Updated: Aug 18, 2022
Career insights by GGI is a new series by GGI sharing hacks and tips around management consulting, MBA, product management and public policy.
In this GGI career insight, we will be sharing insights into: all the aspects of investment banking and management consulting, and what these job profiles consist of.
Have you wondered whether management consultants earn more than investment bankers or vice versa?
Or what kind of exit opportunities do consultants get compared to bankers? In this career insight, I will help you make a better decision on which career path can be more suitable for you.
I have divided this career insight into 4 parts to facilitate comparative analysis.
1. Work Profile
This part includes the kind of work and problems you would be solving as a management consultant and an investment banker.
The former involves a lot of strategic thinking and also operations. In a few projects, you can get into the financial aspect as well. In management consulting, you would be primarily required to analyse financial statements, enhance revenue and facilitate cost reduction. You begin with collecting data- by conducting fieldwork, researching on the internet, talking to the stakeholders and presenting final insights.
As a management consultant, you create a story using this data and give recommendations to the client. Eventually, you interact with team members, leaders, partners, and clients and collaborate with them. Consulting can involve working in large teams, thus you need to be good with soft skills to work in teams efficiently.
Investment banking is an intermediary between parties who pay and those who receive the payment. The profile accounts for work such as raising capital for the client and restructuring of deals for mergers and acquisitions. The former can be achieved via equity (IPO route)or debt.
Let me illustrate this through an example- suppose you take the equity route and raise money via IPO for your client. Now as an investment banker, you determine the initial share price, and the number of shares to be released, by valuation models and building presentations for internal and external stakeholders.
The second task of restructuring deals involves finding the answers to questions such as - would it be an all cash or equity deal, what would be the share price, what would be the new organizational valuation and other problems on similar lines.
2. Exit Opportunities
So what comes after working in these promising roles?
Management Consulting has a very wide scope of exit opportunities. This is also an aspect of why consulting is held in higher regard amongst other career paths. In my case, when I was leaving BCG, I was offered roles by leading VC/PE and as chief of staff role to CEOs of unicorns. Broadly speaking, you get strategy role exits with an intersection with finance/ops. There is also a third part which involves working for social impact organisations such as the Bill and Melinda Gates Foundation and Clinton Health Access Initiative.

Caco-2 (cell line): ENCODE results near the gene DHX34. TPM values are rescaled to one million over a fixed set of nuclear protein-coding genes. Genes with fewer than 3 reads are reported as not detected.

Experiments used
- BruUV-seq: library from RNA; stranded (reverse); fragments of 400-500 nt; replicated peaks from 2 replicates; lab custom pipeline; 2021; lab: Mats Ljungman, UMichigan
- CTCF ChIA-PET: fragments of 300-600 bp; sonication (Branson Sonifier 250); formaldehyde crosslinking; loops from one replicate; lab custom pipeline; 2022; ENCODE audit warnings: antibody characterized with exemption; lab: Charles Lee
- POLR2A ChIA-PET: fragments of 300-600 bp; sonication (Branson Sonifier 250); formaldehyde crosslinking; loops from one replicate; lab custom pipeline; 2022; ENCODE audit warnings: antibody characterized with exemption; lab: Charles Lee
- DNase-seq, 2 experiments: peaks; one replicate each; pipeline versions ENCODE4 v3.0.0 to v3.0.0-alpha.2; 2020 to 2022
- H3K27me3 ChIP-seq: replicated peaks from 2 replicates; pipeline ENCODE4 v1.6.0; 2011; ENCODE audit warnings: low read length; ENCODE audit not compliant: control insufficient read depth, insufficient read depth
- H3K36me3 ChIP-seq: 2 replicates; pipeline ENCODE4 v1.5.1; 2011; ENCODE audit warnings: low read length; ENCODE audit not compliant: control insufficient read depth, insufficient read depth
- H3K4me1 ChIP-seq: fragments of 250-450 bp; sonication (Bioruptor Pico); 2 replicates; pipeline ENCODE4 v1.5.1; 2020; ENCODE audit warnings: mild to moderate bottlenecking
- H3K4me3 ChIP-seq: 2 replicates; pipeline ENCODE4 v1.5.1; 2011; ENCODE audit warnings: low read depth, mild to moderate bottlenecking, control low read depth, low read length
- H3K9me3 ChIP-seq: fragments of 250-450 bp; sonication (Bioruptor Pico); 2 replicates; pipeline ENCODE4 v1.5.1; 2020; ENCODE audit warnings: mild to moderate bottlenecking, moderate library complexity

Speaking in terms of investment bankers, since finance becomes your forte, your obvious exit opportunity becomes venture capital and private equity roles.
And here comes addressing the elephant in the room- the tedious working hours involved in both jobs.
Consultants working at MBB can clock 60-70 hours a week. Needless to say, these are some extensive tiresome hours. You can check out a more thorough breakdown of these hours, in a separate article here.
Looking at the other side of the spectrum, an investment banker clocks about 80-100 hours a week. It is safe to say investment banking is not for the light-hearted. Now that we have seen who wins the battle of hours, let us move on to the merrier topic of salaries.
Post MBA, management consultants can get 28-33 Lakhs, per annum in India. Please note these are post-MBA averages. Again, you can check out a more detailed account of salary and benefits, here.
Moving onto the investment bankers- they make 30-40% more on average than a management consultant (excluding bonus which is a huge component of their salary).
Having said this, I would suggest investment banking if you are clear that finance is the only field you wish to work in. I say so because you gain so much in-depth knowledge about finance, it is the only obvious path for you in the future. You can expect to spend most of your time crunching numbers in excel. Moreover, it can become hard for you to pivot into new sector opportunities without taking a pay cut.
On the contrary, as a management consultant, you gain a wide variety of knowledge in different sectors, which helps you grow holistically. The basic principle is that you must not enter an industry based on the pay scale and lifestyle. Rather, I actively advocate introspection and finding your own answers regarding what kind of work energises you.
At Global Governance Initiative, we help our scholars get a hands-on experience of what consulting is like through our impact labs and masterclasses. In addition to that, you get to interact with top professionals from these industries to get to learn from their experiences.
Author: Shatakshi Sharma, Co-CEO Global Governance Initiative, Ex-BCG Management Consultant, Former Policy Advisor, Tony Blair Institute for Global Change
If you need more help to get into consulting, feel free to check out GGI's Impact Fellowship program, here.